It’s tough paying for medications.
Whether they’re for multiple sclerosis (MS) or another illness, Americans are having a hard time coming up with the cash needed to cover the cost of their meds. Many people are developing workarounds and compromises to deal with the problem. And in some cases, these strategies can potentially harm their health.
An article by STAT quotes a report from the Centers for Disease Control and Prevention (CDC), which describes the three cost-saving strategies that patients are using: alternative therapies, asking the doctor to prescribe a less expensive medication, and — here’s the dangerous one — reducing the dose of a medication: cutting pills in half or taking a daily dose every two or three days.
Who’s cutting pills?
Unsurprisingly, according to the CDC report, the people most likely to try money-saving ideas are those who aren’t covered by insurance. More than 33 percent of that group isn’t taking their meds as prescribed. But it’s also a problem for some people who are covered by insurance. The report says 8 percent of people with private insurance and 13 percent with Medicare coverage aren’t following their doctors’ orders regarding their prescriptions.
That worries people like Vanderbilt University health policy researcher Stacie Dusetzina. “We don’t want people cutting back on necessary treatments,” Dusetzina told STAT. “And taking drugs at too low a dose, or for less time than necessary, could also end up causing new problems, such as developing resistance to a drug.”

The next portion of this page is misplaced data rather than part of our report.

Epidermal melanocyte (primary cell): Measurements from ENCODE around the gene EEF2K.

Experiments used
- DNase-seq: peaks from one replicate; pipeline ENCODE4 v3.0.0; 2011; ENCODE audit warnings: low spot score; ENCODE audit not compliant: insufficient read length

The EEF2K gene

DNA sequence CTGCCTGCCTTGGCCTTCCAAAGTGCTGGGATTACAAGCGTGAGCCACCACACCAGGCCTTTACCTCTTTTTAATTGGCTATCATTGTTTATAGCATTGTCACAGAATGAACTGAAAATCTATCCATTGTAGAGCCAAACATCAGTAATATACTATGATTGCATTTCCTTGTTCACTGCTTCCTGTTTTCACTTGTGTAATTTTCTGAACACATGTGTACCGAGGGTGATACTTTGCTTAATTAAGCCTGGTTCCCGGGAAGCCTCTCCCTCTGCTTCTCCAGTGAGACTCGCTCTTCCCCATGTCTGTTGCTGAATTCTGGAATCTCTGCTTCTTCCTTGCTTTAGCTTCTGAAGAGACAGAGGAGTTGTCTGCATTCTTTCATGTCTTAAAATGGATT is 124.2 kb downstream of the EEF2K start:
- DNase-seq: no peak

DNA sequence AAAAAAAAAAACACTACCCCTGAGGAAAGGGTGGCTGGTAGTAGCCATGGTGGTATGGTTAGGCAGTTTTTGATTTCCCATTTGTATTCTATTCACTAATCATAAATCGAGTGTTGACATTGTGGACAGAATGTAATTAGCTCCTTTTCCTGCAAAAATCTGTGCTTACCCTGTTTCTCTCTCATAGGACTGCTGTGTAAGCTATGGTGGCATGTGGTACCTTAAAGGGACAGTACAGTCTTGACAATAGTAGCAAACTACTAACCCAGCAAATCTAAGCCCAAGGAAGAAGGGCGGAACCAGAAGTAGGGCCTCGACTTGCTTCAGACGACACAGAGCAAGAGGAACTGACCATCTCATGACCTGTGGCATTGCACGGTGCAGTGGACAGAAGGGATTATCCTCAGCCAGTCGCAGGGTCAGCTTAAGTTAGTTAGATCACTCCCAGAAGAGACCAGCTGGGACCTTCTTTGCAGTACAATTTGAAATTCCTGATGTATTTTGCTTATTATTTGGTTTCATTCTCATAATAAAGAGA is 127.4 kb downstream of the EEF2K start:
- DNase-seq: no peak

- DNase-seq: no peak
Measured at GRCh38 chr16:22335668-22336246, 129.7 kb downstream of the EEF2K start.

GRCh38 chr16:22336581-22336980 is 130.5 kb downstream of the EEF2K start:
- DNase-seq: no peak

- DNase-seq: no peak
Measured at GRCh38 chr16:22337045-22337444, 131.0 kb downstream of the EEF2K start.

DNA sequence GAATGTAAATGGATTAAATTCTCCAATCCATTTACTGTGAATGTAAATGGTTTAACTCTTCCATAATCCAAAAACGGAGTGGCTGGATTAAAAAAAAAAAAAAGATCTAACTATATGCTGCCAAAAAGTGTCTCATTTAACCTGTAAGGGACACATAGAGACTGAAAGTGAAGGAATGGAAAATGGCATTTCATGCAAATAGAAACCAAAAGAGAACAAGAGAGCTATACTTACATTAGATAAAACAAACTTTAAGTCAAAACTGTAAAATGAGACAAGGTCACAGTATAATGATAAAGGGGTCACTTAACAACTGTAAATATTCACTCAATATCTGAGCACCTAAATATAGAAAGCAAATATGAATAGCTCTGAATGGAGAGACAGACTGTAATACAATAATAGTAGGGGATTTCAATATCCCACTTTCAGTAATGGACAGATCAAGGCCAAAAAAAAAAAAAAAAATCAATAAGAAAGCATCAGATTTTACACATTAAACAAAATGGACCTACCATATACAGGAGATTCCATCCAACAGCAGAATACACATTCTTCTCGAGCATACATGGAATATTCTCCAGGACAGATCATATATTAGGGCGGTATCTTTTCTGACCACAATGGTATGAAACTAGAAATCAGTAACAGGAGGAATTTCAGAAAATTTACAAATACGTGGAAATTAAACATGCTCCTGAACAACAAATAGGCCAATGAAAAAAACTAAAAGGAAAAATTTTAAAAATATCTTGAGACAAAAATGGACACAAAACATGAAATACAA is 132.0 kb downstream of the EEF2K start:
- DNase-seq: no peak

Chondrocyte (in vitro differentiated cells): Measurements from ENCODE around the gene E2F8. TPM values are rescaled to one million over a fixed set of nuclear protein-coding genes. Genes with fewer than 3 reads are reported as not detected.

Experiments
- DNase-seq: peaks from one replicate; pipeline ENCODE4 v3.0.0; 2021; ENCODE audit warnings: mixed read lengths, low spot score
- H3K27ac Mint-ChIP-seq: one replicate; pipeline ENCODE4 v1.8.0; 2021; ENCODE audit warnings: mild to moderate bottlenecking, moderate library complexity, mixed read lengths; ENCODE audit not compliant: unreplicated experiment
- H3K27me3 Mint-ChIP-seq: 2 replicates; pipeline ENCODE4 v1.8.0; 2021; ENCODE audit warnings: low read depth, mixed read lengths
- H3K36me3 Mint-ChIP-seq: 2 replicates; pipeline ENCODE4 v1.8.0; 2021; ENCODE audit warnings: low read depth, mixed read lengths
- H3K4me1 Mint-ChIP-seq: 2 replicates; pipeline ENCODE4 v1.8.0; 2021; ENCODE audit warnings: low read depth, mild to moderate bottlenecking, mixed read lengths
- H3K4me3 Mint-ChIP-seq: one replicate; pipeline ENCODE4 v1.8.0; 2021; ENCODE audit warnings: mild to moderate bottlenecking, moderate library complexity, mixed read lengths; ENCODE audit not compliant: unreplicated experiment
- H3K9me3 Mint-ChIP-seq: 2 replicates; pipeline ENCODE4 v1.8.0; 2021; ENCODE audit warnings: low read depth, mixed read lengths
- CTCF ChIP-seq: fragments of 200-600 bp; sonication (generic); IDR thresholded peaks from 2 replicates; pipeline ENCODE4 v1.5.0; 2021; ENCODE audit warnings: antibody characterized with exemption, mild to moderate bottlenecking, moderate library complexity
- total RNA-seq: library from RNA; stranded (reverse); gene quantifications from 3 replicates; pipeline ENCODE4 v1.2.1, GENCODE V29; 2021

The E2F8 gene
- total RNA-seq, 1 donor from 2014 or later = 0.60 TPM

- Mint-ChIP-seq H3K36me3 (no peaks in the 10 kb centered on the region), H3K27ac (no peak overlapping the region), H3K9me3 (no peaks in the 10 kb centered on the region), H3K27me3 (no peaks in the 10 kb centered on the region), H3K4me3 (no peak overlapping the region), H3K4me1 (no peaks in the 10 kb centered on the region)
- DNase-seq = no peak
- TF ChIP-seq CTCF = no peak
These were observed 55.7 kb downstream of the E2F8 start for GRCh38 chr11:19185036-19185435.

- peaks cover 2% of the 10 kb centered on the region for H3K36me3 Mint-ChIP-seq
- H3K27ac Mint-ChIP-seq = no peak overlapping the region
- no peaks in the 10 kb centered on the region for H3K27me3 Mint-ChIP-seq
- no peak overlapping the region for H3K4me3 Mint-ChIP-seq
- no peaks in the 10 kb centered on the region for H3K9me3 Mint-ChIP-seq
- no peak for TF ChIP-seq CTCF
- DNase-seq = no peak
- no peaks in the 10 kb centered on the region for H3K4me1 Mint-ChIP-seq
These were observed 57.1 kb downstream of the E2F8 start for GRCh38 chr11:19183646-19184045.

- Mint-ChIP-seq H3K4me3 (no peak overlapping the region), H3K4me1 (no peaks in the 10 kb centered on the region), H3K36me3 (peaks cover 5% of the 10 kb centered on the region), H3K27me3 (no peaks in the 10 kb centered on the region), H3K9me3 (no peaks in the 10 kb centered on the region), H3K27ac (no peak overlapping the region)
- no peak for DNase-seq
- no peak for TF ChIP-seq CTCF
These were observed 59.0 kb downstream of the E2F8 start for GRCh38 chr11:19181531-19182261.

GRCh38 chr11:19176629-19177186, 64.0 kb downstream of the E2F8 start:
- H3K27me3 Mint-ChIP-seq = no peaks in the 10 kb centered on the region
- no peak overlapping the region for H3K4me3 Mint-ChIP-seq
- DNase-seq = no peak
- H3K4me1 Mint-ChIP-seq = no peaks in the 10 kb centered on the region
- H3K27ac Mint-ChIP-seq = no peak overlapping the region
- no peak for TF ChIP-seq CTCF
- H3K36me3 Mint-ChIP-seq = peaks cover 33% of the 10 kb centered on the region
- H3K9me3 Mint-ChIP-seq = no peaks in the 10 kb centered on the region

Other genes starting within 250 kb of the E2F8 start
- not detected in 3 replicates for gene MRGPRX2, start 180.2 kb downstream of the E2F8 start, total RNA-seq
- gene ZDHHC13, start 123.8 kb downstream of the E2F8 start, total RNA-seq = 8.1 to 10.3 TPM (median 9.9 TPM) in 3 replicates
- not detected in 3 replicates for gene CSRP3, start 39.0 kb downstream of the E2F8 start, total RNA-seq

What about less expensive meds?
A better cost-cutting strategy seems to be asking the doctor to prescribe a lower-cost medication. According to the CDC report, in 2017 about 20 percent of patients asked their physician for a less costly alternative to their prescribed therapy. Dusetzina said that approach could have two positive outcomes: saving out-of-pocket costs for patients and money for the healthcare system.
I switched the disease-modifying therapy I was using to treat my MS a few years ago to save money, but the healthcare system didn’t benefit. I moved from an oral medication to an infusion, primarily because Medicare and my secondary insurance provided 100 percent of the coverage for the infusion, but Medicare required a large co-pay for the pill.
Alternative treatments are the third cost-saving method used by patients. About 5 percent of adults said they used alternative therapies as a way to reduce their drug costs. Medical marijuana and CBD oil are becoming more popular. Some people adopt particular diets to help with their symptoms rather than meds. But there are risks here along with the possible cost savings. For example, does bee sting therapy work as well as a traditional therapy in treating MS? Dusetzia cautions: “You would really want to make sure that the alternative therapies are truly equal when it comes to clinical benefit.”
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